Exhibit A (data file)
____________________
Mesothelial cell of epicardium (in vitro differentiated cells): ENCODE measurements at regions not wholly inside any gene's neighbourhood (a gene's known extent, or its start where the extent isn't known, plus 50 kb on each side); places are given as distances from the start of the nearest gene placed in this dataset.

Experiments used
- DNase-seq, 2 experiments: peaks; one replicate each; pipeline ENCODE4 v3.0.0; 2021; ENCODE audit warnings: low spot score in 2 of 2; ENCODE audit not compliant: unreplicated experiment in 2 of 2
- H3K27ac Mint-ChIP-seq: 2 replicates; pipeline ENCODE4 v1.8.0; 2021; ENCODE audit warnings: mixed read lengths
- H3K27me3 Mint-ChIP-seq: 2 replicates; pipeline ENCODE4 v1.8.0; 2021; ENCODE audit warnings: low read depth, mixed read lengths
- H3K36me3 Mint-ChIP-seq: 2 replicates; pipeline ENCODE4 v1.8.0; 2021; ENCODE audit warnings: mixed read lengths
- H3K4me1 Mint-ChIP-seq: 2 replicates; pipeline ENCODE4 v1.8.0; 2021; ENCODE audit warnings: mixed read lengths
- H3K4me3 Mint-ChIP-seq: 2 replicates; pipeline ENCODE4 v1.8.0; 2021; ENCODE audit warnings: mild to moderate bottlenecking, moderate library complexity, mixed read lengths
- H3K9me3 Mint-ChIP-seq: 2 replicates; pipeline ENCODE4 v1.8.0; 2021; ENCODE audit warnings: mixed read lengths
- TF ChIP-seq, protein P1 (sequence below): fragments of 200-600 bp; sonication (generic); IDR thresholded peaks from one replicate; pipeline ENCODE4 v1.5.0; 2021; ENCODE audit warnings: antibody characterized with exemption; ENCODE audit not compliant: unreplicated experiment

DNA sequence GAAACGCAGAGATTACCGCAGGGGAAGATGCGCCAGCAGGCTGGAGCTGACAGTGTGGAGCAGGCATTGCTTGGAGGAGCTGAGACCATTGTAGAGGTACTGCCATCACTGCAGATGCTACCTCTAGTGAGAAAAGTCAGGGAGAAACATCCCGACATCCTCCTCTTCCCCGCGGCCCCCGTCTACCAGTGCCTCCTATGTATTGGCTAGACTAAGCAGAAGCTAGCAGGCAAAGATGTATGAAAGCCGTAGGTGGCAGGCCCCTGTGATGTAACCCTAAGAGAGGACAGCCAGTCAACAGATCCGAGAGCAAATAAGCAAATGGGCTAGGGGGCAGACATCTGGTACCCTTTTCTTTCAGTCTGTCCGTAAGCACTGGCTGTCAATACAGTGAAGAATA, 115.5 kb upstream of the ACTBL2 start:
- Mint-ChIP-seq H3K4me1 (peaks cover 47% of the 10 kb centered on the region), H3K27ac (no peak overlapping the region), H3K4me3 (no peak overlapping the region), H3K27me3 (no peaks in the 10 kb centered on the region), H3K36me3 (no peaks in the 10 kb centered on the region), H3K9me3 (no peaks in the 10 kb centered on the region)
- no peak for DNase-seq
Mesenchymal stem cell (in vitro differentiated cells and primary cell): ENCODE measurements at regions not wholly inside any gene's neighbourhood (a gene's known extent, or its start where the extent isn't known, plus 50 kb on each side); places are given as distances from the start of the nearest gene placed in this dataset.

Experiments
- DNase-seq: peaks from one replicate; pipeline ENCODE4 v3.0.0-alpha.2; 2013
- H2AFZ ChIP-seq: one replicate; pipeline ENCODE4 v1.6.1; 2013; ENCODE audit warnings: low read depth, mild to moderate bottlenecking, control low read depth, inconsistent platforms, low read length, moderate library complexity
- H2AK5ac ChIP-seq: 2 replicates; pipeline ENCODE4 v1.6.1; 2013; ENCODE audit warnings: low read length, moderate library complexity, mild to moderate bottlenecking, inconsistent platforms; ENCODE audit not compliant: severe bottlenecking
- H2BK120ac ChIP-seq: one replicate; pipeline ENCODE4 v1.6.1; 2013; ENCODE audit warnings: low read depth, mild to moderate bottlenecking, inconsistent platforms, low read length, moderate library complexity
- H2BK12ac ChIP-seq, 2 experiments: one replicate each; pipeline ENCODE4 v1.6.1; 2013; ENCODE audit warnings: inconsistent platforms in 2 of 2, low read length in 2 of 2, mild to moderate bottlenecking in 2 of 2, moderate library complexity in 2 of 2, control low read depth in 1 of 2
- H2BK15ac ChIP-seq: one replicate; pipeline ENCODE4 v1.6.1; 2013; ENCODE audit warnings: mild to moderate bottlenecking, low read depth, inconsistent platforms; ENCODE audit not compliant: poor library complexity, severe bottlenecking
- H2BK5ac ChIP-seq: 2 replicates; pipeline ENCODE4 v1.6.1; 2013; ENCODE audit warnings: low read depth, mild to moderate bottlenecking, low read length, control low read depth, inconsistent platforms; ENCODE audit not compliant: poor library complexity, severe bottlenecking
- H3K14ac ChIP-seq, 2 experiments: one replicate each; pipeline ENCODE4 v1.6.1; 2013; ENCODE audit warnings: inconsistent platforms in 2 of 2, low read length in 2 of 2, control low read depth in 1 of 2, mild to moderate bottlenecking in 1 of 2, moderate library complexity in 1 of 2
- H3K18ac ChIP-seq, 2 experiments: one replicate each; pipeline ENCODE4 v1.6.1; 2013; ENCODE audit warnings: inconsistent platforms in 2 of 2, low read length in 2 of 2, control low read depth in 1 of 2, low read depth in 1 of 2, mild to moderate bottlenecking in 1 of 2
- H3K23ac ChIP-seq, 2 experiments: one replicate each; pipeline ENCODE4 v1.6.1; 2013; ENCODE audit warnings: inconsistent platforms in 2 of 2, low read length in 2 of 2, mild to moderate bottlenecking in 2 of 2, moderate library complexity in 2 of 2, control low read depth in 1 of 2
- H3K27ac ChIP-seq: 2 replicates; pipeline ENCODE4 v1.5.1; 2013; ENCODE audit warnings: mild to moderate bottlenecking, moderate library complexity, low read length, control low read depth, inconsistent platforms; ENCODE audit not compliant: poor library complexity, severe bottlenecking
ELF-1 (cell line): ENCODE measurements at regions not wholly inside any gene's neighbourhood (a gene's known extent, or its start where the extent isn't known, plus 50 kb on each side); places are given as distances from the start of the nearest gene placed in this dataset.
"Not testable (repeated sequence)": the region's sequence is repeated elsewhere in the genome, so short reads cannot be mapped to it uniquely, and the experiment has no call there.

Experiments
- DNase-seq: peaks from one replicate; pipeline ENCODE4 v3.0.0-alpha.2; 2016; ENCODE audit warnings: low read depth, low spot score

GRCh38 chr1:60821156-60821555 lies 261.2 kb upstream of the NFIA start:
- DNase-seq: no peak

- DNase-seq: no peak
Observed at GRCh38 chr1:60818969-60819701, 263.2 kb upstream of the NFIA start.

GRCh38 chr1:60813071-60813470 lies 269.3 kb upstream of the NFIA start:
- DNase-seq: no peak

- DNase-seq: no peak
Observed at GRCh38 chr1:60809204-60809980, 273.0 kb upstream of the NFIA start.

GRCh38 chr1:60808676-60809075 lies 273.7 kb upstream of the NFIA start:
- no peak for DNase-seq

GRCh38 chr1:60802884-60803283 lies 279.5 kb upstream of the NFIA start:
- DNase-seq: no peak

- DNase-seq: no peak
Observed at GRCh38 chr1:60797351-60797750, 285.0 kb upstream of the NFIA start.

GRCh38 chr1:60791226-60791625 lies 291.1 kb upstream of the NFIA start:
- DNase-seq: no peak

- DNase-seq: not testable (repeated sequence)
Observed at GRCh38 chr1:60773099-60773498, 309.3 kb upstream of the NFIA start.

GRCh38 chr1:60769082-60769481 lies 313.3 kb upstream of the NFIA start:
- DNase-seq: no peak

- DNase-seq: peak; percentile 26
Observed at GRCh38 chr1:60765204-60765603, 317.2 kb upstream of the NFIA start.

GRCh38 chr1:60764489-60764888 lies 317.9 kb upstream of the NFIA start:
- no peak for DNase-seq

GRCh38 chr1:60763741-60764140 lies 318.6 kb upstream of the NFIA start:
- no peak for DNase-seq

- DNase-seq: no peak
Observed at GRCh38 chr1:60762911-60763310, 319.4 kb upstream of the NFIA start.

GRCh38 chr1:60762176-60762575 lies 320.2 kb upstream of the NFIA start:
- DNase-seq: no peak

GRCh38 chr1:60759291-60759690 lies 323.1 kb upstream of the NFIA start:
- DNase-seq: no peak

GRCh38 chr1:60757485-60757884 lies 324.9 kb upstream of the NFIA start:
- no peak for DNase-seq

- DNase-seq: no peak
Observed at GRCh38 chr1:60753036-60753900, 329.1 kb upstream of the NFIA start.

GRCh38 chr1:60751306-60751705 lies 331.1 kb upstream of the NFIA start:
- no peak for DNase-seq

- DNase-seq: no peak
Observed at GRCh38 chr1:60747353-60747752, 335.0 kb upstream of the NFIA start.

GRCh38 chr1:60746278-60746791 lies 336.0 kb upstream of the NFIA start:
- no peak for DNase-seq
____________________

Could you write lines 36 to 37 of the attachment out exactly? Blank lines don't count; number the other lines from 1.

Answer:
- DNase-seq: no peak

- DNase-seq: no peak